A Wreath On A Grave

This morning, I dropped my daughter off at school and then headed out to the cemetery to place a wreath at my son’s grave. Last year, our first Christmas without him, I hadn’t thought to do this, but to be fair, we were still reeling from the shock of his death, still struggling through all those firsts that one must go through those initial twelve months after an unexpected and tragic death. Luckily, my mother-in-law came to the rescue (as she so often does) and placed a wreath at his grave, even adding a blue ribbon instead of the traditional red, because that was his favorite color.

I admit, that hadn’t occurred to me as something we had to do after a loved one died. Probably because until last year, my husband and I were blessed with not having had to manage the death of a close loved one. Now we’ve discovered not only are we supposed to put a wreath at his gravesite each December, but we’re also supposed to maintain the area in the summer, too.

Okay, “supposed to” is a strong way to say it. You see, we chose to bury his ashes in a natural (aka green) cemetery. This means they don’t cut the grass, they don’t use pesticides to make it look perfect and pristine. The grave markers are boulders dug up from that very site, and you can either let the natural landscape (aka weeds) take over or you can plant your own flowers, so long as they’re native to Michigan.

I’ve had intentions since last spring to plant flowers: Bulbs for spring color and perennials from my own yard, selecting varietals that would ensure something was blooming for the entirety of the growing season. And it seems terribly appropriate that the flowers would come from my own yard, the one he played in, the one he grew up in.

Those intentions haven’t yet turned into reality because, well, I’m good at coming up with excuses to avoid doing things I don’t want to do. And kneeling in the dirt, digging into my son’s gravesite ranks damn high on the I Don’t Want To list. One of these years I’m sure that perspective will change. Hopefully, eventually, I’ll find some sort of comfort in doing that. If I keep telling myself that, it’ll come true, right?

And then there was the drive home. Taking my daughter to school has become routine, a new one created after my son died. She’s at a different school from the one he attended (on purpose), although we do have to drive past his old school every single day to get to hers. Today, because I dropped her off and then went to visit him, as I headed back to the house, my mind suddenly delved into territory I don’t often go into.

If he were still alive…

If today was just another day, and I’d dropped them both at school instead of have them take the bus. He would be in high school now, a freshman, so he’d get dropped off first, since high school has an earlier start than middle school. I would have made a giant circle, as the high school is further away from home than the middle school, and there are a couple lakes in between. The kids would have argued over who got to sit in the front seat. He probably would have won because he’d use the argument that he would get out of the car first, and then she could get into the front seat for the ride to her school. She would have acquiesced because she always deferred to him. He was the big brother, after all; larger than life, her idol.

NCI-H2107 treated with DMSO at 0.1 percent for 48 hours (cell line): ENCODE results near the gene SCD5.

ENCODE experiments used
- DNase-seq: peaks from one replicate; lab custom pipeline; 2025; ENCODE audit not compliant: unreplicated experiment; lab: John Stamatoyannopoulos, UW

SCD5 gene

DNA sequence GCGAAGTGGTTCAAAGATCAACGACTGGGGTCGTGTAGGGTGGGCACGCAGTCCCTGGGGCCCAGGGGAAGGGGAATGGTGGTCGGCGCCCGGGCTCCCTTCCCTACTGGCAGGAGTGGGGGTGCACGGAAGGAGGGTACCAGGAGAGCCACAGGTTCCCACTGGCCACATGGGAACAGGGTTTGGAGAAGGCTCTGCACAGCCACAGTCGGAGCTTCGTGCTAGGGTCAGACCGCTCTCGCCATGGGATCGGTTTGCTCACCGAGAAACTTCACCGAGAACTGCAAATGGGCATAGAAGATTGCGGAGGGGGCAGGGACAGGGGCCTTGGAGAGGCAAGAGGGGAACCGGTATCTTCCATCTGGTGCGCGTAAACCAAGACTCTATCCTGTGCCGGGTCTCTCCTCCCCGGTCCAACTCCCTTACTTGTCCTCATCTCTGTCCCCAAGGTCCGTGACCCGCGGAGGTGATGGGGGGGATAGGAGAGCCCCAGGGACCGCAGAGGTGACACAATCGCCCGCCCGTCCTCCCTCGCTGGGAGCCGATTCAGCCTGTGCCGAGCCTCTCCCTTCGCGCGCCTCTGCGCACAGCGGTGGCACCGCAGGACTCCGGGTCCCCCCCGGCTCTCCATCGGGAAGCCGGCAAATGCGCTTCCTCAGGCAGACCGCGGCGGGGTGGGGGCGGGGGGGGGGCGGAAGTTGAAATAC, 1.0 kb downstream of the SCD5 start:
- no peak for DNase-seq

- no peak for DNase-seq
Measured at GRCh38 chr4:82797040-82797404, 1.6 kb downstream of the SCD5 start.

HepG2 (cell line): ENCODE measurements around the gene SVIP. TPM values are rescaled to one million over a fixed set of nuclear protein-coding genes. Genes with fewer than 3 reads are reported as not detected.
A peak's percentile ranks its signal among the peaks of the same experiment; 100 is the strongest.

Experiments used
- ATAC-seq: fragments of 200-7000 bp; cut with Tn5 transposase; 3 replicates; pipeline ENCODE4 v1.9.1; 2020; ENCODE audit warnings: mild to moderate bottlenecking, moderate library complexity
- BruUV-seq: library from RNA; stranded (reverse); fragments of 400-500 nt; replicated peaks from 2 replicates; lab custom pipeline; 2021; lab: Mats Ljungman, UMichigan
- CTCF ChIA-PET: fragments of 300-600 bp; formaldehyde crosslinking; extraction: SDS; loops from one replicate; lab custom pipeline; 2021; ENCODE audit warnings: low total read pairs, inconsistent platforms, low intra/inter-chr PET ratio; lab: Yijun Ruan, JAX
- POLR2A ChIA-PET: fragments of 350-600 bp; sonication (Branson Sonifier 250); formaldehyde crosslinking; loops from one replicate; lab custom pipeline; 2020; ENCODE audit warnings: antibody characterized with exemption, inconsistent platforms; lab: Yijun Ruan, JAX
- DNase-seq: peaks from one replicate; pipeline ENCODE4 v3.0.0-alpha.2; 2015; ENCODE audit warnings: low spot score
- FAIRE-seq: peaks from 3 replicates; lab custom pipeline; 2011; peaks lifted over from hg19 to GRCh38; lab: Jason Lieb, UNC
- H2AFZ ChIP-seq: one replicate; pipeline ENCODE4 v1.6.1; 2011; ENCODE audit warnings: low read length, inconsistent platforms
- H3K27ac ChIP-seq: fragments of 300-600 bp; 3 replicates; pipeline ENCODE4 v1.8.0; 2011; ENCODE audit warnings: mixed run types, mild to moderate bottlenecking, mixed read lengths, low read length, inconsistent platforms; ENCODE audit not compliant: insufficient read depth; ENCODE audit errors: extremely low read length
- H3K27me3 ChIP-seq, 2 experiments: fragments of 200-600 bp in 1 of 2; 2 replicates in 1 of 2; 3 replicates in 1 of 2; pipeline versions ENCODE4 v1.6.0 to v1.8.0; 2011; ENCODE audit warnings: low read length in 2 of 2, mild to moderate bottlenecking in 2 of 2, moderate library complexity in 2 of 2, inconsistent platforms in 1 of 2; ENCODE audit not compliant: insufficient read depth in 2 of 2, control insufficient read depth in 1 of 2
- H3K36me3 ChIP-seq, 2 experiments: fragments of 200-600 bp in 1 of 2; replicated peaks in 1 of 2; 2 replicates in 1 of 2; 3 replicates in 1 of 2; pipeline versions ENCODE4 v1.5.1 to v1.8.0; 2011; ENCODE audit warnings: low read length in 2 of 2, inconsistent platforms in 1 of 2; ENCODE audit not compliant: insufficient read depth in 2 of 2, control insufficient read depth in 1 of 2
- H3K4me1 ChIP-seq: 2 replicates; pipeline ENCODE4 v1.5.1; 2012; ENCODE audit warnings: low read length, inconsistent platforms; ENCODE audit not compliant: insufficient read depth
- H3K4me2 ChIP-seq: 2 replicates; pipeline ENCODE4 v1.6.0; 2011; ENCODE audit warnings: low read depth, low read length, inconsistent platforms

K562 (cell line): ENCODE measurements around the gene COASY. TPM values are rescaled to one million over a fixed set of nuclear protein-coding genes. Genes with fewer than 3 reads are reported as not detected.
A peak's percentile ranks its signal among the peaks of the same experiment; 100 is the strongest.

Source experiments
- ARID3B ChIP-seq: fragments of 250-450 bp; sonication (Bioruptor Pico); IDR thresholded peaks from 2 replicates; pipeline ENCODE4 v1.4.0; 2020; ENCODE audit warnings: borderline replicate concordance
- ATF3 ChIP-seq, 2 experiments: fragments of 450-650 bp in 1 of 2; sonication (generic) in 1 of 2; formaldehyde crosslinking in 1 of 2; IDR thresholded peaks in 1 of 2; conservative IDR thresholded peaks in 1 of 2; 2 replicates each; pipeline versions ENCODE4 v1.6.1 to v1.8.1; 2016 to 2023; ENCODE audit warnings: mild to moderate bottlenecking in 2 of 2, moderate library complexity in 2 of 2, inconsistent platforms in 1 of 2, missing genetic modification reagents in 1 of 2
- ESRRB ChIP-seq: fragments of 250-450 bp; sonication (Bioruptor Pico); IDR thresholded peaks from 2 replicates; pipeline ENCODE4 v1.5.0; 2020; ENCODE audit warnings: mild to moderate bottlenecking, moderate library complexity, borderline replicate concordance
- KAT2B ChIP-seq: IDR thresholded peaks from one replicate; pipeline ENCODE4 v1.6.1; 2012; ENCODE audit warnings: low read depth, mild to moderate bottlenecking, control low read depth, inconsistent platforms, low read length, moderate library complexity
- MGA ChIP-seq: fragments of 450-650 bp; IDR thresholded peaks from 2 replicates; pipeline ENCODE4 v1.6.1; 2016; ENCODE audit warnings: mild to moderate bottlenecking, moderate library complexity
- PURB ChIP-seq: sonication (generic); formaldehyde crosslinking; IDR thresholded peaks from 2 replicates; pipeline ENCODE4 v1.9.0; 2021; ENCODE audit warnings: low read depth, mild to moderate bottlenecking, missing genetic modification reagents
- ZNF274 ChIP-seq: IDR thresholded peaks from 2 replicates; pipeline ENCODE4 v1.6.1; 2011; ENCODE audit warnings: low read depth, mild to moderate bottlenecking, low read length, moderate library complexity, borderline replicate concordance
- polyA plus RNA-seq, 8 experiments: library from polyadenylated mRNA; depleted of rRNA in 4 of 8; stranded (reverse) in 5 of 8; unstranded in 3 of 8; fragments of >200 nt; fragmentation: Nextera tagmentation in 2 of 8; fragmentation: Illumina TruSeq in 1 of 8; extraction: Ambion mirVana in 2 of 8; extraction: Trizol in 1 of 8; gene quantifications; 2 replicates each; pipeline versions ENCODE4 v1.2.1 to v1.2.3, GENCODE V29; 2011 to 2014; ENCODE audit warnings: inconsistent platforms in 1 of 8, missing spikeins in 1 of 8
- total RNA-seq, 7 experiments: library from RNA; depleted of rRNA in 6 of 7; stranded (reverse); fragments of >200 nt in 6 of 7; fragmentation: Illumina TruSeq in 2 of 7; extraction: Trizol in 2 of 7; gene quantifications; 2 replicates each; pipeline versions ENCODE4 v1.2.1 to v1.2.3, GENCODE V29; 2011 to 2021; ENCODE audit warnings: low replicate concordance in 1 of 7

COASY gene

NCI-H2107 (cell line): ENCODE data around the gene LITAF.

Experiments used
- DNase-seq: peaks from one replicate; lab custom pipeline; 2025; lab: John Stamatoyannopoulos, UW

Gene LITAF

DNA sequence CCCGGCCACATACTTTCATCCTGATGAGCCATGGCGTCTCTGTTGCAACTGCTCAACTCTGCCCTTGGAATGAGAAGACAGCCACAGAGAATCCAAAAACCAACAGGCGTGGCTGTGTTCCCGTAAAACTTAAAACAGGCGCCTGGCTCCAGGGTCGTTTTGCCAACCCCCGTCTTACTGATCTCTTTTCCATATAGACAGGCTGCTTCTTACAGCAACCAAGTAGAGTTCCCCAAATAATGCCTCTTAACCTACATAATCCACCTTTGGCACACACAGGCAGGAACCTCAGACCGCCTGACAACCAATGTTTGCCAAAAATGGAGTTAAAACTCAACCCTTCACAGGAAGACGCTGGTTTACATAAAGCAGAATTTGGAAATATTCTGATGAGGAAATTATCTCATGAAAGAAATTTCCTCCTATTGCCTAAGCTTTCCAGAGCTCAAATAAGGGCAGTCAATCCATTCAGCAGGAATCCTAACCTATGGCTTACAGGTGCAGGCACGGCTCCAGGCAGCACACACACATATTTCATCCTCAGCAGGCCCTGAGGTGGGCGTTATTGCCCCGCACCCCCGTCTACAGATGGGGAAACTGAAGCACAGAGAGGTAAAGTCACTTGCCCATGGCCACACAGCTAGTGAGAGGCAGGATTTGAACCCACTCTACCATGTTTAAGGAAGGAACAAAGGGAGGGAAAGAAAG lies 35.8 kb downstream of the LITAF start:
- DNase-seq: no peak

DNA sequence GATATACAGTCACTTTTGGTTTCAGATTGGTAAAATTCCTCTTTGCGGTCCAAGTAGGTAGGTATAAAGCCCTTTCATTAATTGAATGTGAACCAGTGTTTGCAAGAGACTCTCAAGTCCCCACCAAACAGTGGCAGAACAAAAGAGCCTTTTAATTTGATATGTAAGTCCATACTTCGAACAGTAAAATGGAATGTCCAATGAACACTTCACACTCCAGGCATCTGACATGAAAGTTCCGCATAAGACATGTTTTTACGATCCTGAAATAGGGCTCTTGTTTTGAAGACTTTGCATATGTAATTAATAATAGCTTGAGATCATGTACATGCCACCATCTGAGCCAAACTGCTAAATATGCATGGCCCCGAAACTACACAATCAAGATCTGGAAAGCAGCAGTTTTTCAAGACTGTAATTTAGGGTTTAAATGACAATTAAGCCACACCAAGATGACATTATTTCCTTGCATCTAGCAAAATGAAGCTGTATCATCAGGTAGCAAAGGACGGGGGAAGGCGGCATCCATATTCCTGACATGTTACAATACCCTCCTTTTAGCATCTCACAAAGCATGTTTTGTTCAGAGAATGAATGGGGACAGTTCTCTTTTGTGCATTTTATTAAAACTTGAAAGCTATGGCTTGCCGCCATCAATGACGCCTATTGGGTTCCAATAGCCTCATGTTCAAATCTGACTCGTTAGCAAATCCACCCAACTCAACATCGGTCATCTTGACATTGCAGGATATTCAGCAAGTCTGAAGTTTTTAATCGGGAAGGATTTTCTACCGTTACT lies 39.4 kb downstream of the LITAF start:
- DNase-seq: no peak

Until he wasn’t.

That’s as far as I could get into that particular daydream. Not surprising. First, I’d just come from his gravesite, which is a guaranteed cry. Then, I’m thinking about things that simply cannot be, no matter how hard I wish for them. And when I think about it like that, it gets reeeeaaallly depressing, so I have to deliberately cut myself off and mentally change the channel to avoid that scary, dark path.

I sure wish he’d had that ability. Then I wouldn’t need it today.

 

Tami Lund Headshot 2014

Tami Lund is an author trying to juggle the various aspects of real life, some of which are damned depressing. That’s probably why she insists upon writing happily ever afters. Because everyone deserves them, and since life isn’t always so accommodating, she ensures her books are. Check out her website at: www.tamilund.com.

Introducing A New Series: B.A.D. Alpha Dads

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I’ve joined a new project, and it’s a hella BAD new series. It’s comprised of a bunch of authors, all writing paranormal romance, all writing as part of a series, although each book will be stand alone. The premise: A sexy, alpha baby daddy learns he’s got a kid–and now he has to figure out how to raise it. Oh, and naturally he’s gonna fall in love in the process. And by process we mean, he’s gonna have lots of steamy scenes with the heroine as they fall for each other and decide to make their dysfunctional family a happily ever after dysfunctional family.

A few of my author friends are already well into writing their books and I thought YOU would like a taste of what this series will be like…

This first one is from Midnight: Psychic Retrieval Agency (B.A.D.) by TL Reeve & Michele Ryan. They’ve written A LOT of books together, so if you like this, you should check them out on Amazon: https://www.amazon.com/TL-Reeve/e/B00CRGP83E/ref=ntt_dp_epwbk_1

In the last three years, I learned just how depraved people could be to one another. On my first case with my new friends Mane and Crow, we found a little girl chained to a post in the middle of a room. The only thing she wore had been a three-inch thick black leather collar. She had a small waste bucket in the corner, I doubted the chain reached, and a teddy bear. She stunk to high heaven and on top of everything else, she was half feral. The little she-kitten had been taken from her pride in South America and brought to the states to experiment on.

The kitten had telepathic abilities and the Psychic Bounty Hunters wanted her. Twenty-five years ago, the PBH had been shut down after a rogue handler and his agent/lover left a trail of destruction in their wake. They killed a senator’s son, chased two women to Window Rock and created twins with a shifter to try and make a super race of beings. The two women who showed up in Window Rock were the mates to Kalkin and Caden Raferty and ran the orphanage where Mane, Crow, and myself brought the children we rescued. The twins were also mated now. Both had children of their own and worked within the community of Window Rock. Their shifter father was also a member of the sheriff’s department.